The Splendor will increase the number of visitors coming through the terminal by 40,000 annually, with Torres de Navarra estimating that 670,000 guests will take Carnival cruises out of Long Beach this year. The Panorama will bring that number up to about 750,000 visitors per year.


“We just think the West Coast is ready to grow even further,” Torres de Navarra said. “We are seeing a very high interest in cruising, we are seeing a high interest in Carnival, and we just thought that the best thing for that ship would be to bring it to Long Beach first,” he said of the Panorama. “People should understand that ship is being deployed here as the first revenue cruise. So it’s coming straight from the yard.”

Carnival Cruise Line has desired to occupy the entirety of the dome located next to the Queen Mary since it first opened a terminal there in 2003. According to Wilken Mes (left), director of the terminal and of commercial port development, and Carlos Torres de Navarra (right), vice president of strategic and commercial port development, the company has had growth potential in Long Beach for years. The company now operates a two-way terminal out of the dome, and has brought in a new, larger ship, the Carnival Splendor, which operates cruises to Mexico, Hawaii and Alaska. (Photograph provided by Carnival Cruise Line)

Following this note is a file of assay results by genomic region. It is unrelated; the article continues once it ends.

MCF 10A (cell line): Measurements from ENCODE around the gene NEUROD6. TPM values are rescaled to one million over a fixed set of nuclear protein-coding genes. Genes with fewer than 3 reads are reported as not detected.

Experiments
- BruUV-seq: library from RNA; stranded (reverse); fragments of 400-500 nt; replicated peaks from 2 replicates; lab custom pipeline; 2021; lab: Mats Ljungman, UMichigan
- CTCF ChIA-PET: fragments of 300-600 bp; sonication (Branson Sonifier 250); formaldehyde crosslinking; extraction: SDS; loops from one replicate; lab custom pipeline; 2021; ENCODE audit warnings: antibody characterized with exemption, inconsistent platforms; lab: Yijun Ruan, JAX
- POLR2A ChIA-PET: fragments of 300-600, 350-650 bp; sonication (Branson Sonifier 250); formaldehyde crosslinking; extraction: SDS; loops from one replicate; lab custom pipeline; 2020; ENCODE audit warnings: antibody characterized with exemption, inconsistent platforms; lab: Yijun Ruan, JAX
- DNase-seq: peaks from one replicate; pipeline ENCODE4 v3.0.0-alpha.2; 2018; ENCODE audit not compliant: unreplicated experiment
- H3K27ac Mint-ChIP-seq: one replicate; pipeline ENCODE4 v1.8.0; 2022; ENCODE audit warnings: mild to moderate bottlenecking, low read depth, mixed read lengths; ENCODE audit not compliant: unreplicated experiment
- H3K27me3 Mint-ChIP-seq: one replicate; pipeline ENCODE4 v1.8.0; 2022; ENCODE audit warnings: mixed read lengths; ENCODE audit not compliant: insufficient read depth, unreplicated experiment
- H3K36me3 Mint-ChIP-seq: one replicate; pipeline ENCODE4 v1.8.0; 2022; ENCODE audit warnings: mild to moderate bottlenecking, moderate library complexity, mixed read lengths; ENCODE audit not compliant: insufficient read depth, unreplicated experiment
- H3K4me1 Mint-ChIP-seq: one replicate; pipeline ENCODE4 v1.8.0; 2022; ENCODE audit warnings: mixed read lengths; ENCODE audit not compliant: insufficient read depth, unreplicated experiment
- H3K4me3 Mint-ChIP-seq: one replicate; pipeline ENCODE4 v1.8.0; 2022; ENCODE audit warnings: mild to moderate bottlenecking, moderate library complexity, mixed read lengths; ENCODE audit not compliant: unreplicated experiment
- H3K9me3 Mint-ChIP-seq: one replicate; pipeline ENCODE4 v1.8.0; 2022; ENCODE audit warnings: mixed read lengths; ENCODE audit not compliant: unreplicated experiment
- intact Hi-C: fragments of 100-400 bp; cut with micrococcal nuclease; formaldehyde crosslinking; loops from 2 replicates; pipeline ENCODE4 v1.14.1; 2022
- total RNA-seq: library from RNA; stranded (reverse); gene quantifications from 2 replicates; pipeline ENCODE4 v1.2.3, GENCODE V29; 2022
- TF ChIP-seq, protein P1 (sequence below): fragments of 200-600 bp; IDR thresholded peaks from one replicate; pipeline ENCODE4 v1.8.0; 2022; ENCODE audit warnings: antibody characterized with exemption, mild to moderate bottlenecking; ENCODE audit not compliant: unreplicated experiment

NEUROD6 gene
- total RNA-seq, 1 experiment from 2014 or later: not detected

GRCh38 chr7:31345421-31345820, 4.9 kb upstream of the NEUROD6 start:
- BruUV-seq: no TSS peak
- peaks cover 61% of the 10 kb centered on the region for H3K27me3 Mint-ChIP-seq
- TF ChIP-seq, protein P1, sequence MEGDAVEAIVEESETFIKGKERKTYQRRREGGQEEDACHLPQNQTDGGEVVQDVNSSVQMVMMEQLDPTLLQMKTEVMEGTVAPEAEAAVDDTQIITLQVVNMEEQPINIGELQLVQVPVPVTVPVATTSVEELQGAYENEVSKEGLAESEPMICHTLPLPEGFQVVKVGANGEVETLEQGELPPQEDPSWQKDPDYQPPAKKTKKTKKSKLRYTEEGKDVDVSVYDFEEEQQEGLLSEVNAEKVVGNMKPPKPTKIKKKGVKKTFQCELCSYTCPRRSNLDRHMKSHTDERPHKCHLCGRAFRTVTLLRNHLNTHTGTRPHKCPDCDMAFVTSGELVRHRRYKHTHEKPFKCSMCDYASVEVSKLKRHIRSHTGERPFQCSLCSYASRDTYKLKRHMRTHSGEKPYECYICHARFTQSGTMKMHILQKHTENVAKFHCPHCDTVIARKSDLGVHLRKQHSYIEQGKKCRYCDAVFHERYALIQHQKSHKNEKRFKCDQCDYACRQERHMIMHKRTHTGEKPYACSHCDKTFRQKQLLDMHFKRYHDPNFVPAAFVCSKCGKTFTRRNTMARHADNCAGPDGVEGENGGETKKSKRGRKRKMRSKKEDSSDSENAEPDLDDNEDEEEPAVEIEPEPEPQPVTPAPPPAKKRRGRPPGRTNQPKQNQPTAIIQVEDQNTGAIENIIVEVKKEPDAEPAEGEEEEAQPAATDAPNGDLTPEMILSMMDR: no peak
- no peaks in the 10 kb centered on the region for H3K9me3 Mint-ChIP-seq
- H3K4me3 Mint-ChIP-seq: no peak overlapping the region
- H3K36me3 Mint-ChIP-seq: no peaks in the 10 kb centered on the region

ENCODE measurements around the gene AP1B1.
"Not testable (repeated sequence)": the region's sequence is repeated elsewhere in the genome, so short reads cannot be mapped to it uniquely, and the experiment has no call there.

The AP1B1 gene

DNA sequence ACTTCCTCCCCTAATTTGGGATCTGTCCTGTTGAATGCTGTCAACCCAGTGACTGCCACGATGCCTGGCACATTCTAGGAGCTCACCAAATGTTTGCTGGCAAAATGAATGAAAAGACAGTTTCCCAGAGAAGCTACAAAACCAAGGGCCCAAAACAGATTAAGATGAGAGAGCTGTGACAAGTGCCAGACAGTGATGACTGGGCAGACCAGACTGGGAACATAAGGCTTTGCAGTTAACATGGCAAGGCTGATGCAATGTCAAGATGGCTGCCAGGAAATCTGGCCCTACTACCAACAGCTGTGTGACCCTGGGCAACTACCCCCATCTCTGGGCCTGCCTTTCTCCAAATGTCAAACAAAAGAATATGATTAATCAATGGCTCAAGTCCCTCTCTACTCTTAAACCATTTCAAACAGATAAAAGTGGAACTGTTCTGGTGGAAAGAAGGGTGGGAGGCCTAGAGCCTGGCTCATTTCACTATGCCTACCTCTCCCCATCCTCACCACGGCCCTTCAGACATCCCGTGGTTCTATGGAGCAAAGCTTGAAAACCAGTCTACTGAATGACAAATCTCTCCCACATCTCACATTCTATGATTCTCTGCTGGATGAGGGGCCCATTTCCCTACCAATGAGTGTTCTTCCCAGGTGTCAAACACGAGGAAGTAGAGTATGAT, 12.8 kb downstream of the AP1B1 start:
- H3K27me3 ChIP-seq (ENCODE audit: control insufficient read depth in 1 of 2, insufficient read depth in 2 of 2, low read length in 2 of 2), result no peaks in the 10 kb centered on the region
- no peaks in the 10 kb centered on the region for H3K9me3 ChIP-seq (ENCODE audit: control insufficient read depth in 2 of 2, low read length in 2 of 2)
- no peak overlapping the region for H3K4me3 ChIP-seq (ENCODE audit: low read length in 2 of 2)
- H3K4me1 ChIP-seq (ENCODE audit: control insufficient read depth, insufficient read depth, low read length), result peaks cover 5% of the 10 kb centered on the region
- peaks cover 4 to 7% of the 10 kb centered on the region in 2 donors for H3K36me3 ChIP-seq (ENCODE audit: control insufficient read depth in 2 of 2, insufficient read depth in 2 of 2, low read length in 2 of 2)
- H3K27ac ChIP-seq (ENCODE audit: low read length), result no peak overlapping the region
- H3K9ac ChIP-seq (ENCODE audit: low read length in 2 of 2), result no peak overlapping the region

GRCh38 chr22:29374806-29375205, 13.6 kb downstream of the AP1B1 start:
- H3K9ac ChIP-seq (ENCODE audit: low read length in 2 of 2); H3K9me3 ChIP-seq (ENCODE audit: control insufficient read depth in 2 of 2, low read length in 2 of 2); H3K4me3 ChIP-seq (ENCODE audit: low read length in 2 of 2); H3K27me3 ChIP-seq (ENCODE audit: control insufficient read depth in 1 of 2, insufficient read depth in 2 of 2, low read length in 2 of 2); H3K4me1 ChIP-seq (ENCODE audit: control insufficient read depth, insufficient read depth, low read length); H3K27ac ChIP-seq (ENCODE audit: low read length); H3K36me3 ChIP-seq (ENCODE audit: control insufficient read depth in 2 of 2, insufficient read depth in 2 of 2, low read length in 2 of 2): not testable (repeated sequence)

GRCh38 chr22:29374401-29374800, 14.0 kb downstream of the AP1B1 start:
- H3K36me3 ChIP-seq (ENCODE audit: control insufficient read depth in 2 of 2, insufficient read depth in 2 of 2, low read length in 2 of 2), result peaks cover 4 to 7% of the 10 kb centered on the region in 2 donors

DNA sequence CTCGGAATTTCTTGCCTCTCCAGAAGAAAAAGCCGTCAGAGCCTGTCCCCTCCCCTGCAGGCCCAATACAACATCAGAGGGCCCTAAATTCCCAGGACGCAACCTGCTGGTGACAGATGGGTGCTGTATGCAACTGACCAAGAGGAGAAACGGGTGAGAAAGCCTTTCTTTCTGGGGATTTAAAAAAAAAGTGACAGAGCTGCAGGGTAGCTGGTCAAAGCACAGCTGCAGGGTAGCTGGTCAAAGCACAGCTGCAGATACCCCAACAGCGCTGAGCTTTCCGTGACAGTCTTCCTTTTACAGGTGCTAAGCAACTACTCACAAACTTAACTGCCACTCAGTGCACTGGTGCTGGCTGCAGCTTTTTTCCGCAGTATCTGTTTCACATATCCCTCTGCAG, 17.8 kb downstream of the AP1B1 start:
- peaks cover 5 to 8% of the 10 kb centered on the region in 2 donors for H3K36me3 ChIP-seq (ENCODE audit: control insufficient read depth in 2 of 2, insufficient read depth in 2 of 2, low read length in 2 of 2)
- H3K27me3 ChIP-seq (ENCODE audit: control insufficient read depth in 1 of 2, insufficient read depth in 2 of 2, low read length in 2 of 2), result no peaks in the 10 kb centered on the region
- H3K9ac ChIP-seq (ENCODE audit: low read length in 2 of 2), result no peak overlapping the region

Long Beach is Carnival’s busiest single terminal operation in North America, besting even Miami, Torres de Navarra pointed out.


At the terminal grand opening, Carnival also announced that it would be investing in a major port development project in Ensenada, Mexico, a destination for some of its Long Beach cruises. The company plans to develop retail and dining for cruise guests to enjoy an improved shore-side experience, Torres de Navarra explained.


These combined multi-million-dollar investments, coupled with the eventual development of the land surrounding the Queen Mary by Urban Commons, should bolster the demand to cruise out of Long Beach, Torres de Navarra explained.


Wilken Mes, director of Carnival’s Long Beach cruise terminal, pointed out that city staff members were greatly helpful in getting the expansion project off the ground. “They fast-tracked it for us – they worked on the weekends even,” Mes said. “They did everything possible to support our timeline. I mean we’re beyond happy with that.”


Steve Goodling, president and CEO of the Long Beach Area Convention & Visitors Bureau, also praised the city for its support of the project. “The city worked really hard and provided the leadership needed to bring together the deal for Carnival to get the full dome and for Urban Commons to also benefit from this transaction,” Goodling said. He pointed out that Carnival’s investments would bring more travelers to Long Beach, benefiting local hotels and businesses.


Torres de Navarra said that Carnival’s Long Beach terminal is now the company’s finest. He reflected, “It’s going to bring a lot more benefit to the city for sure. I mean, how can it not?”